“My Brooklyn” is a documentary filmed in 2012. It demonstrates gentrification’s rapid impact on what is now one of the most expensive places to live in the U.S.
Some of San Antonio’s most rapid growth is focused around the Pearl Brewery in Midtown and Blue Star Brewery in Southtown, yet the reality is that these locations are more than just brewery locations. They are renovated districts that offer mixed-use spaces for restaurants, performances, galleries, studios, and lofts. This is what the Eastside needs.
In 2011, I assisted City Councilman Diego Bernal’s social media in his Vote for Diego campaign, as I believed he had the right qualifications, as an artist, for an enriched inner-city that will some day match the larger metropolitans. Since then, there have been many improvements and rapid growth coinciding with his tenure and the Mayor’s SA2020 plan.
As a local filmmaker, I would hope to see SAGE make an effort to promote studio spaces for creative services like film and game development. Many empty lots and warehouses can be renovated into studio lots that could drive international traffic along with local economic growth.
Oakland natives started a program that offers 6 months free rent in vacant spots, called Popuphood. It removes the entry barrier for small businesses, allowing young entrepreneurs to develop their businesses, increasing public accessibility and commerce. Detroit also offers an economic development fund called the Detroit Revitalization Fellows Program (DRFP), which offers a fellowship for professionals to connect with local businesses in the area. There are many vibrant ideas which exist, yet lack the exposure.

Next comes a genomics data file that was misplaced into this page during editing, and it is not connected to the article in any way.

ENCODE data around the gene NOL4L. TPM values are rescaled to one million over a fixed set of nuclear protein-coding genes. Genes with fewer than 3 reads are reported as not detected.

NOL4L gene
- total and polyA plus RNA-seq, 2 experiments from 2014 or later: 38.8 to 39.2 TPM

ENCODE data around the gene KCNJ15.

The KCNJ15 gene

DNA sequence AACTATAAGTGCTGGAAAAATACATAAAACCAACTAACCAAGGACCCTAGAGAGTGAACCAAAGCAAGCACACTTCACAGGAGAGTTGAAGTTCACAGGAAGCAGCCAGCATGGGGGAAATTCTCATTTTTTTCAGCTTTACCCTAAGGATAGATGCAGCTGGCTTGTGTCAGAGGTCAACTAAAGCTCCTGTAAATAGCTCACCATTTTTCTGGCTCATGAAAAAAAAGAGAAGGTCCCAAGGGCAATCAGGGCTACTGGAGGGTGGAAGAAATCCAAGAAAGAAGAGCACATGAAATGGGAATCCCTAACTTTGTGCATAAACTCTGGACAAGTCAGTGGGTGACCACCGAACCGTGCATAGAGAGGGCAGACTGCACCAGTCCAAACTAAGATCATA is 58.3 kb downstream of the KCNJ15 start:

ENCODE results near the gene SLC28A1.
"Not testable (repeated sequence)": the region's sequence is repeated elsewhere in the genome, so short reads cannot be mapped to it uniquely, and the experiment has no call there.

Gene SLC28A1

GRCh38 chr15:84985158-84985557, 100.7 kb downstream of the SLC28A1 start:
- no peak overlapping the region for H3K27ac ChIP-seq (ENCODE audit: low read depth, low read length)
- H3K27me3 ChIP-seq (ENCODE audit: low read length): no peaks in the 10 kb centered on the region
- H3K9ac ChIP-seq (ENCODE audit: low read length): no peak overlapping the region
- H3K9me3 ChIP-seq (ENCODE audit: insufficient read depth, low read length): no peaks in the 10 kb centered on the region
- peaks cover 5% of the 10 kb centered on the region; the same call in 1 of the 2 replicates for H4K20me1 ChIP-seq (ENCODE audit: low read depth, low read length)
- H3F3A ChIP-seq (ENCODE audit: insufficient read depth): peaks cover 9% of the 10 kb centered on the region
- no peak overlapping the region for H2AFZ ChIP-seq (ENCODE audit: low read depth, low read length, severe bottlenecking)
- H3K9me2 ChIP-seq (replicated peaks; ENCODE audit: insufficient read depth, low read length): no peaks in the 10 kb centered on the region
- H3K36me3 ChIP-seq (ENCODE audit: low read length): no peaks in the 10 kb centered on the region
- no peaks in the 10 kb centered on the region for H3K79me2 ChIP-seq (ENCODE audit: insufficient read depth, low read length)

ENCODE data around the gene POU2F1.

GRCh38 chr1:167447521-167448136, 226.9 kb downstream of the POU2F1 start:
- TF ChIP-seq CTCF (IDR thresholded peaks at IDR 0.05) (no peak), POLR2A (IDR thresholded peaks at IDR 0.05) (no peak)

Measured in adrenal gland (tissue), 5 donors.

An example of a local nonprofit arts organization that needs a home, The Arts United San Antonio, is offering amazing opportunities to organize and display many talented artists, yet their showcases have been floating between various spaces downtown due to cost, exhibition space, and property owners unwilling to cooperate. My friends Daniela Riojas (recently awarded Best Photographer on Current’s Best of SA 2013),and Will Bermudez, state that they would love to have an established location, since they are also seeking to release a magazine in parallel with their exhibits. Their newest showcase on Metaphysical Expressions will exhibit May 18th at the Mercury Project.
[Video:The Arts United – Critiquing & Reimaging Society]
Conclusively, like historic South Alamo street and the renewed Pearl Parkway, the East Side could bring more local galleries, shops, cafes, and even food co-ops, yet with a more affordable entry. That’s what I envision bringing me to the East Side from the sprawl of the Northwest Side.
Rick is the Media Director for the internationally renowned San Antonio Film Festival. A transmedia producer of film, video games, and digital media. He’s lived many lives, but found immortality in storytelling and consultation. He’s also currently pursuing a M.A. in Media Studies at the New School for Public Engagement in NYC. Available at Rickcanfield.com.